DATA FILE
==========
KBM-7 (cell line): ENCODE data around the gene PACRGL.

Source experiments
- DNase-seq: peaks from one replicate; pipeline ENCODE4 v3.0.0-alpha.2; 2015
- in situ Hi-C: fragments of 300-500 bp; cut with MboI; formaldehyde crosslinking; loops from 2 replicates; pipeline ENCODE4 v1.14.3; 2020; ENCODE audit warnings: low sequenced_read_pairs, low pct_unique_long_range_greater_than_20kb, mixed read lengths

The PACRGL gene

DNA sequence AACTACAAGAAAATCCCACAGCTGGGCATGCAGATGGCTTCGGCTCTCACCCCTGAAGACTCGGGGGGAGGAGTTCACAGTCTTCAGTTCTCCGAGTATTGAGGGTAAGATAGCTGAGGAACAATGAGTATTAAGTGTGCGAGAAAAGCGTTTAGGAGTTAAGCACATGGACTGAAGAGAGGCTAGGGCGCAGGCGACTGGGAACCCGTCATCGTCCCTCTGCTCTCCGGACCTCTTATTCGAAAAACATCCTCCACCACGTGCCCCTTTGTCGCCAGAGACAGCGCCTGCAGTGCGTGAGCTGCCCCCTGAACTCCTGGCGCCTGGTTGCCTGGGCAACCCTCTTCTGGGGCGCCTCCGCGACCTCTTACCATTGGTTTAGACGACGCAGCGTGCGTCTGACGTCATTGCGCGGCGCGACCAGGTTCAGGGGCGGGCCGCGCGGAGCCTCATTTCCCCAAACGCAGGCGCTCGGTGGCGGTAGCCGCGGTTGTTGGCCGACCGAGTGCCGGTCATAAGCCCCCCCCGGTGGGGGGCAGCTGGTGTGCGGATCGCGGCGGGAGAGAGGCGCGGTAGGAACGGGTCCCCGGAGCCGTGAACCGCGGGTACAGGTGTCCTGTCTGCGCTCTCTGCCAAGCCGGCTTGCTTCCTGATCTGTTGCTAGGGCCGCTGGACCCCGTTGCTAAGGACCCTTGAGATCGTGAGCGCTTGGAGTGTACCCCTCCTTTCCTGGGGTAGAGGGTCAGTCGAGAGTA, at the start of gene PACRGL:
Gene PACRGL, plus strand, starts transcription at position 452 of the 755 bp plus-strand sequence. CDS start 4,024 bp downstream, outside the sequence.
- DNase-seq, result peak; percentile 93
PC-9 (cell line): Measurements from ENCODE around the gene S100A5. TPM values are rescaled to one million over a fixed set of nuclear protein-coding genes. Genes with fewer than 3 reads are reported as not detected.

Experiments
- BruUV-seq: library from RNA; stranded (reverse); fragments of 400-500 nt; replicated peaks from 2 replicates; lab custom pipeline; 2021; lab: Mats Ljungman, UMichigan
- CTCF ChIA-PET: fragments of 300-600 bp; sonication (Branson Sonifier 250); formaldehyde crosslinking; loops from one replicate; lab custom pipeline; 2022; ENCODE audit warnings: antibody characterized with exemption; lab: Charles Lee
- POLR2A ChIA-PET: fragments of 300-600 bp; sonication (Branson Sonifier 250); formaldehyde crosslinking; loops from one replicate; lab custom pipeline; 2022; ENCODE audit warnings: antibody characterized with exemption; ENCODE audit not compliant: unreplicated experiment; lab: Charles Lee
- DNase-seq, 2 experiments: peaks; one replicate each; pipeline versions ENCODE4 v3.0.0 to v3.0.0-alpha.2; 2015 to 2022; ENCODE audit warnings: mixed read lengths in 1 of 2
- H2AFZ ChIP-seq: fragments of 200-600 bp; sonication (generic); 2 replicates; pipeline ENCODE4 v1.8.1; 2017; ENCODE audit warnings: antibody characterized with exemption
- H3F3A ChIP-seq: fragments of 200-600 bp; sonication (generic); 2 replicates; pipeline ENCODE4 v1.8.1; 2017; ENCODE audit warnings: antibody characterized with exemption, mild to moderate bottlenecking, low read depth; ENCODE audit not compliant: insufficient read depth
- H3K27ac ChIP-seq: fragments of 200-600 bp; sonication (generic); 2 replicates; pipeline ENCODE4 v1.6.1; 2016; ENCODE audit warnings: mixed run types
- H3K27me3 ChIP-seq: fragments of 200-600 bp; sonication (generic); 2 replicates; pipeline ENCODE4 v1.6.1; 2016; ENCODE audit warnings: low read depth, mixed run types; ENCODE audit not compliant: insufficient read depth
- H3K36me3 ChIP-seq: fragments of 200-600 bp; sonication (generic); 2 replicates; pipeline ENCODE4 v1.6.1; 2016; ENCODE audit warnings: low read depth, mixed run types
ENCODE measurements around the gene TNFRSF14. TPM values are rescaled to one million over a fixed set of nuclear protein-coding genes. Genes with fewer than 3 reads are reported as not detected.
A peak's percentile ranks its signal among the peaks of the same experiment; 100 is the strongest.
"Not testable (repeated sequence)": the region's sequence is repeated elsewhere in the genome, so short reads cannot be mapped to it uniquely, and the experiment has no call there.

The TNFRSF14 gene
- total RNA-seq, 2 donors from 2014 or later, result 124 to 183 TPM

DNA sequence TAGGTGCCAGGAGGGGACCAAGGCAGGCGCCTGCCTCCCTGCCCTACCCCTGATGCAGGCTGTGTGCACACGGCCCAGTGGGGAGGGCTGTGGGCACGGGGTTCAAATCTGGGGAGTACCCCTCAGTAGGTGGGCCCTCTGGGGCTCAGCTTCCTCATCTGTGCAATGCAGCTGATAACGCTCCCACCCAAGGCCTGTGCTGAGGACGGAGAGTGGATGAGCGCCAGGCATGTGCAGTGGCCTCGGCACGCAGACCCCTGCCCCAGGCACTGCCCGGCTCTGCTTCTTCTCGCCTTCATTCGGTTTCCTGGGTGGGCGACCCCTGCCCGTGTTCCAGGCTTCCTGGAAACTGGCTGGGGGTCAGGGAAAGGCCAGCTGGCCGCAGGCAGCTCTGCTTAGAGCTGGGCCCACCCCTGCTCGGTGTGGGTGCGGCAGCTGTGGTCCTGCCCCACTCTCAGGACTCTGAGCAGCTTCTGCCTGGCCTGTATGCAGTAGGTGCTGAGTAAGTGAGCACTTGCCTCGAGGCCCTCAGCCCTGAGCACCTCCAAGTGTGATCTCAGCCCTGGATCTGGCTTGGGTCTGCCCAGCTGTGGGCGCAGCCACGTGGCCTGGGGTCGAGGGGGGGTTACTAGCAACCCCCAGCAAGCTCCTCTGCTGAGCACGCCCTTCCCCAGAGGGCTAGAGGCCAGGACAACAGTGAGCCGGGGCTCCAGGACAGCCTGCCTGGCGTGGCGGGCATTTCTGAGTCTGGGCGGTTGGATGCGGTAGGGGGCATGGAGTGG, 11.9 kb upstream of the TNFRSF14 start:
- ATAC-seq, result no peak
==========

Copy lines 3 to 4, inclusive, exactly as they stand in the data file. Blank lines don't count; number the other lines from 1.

- DNase-seq: peaks from one replicate; pipeline ENCODE4 v3.0.0-alpha.2; 2015
- in situ Hi-C: fragments of 300-500 bp; cut with MboI; formaldehyde crosslinking; loops from 2 replicates; pipeline ENCODE4 v1.14.3; 2020; ENCODE audit warnings: low sequenced_read_pairs, low pct_unique_long_range_greater_than_20kb, mixed read lengths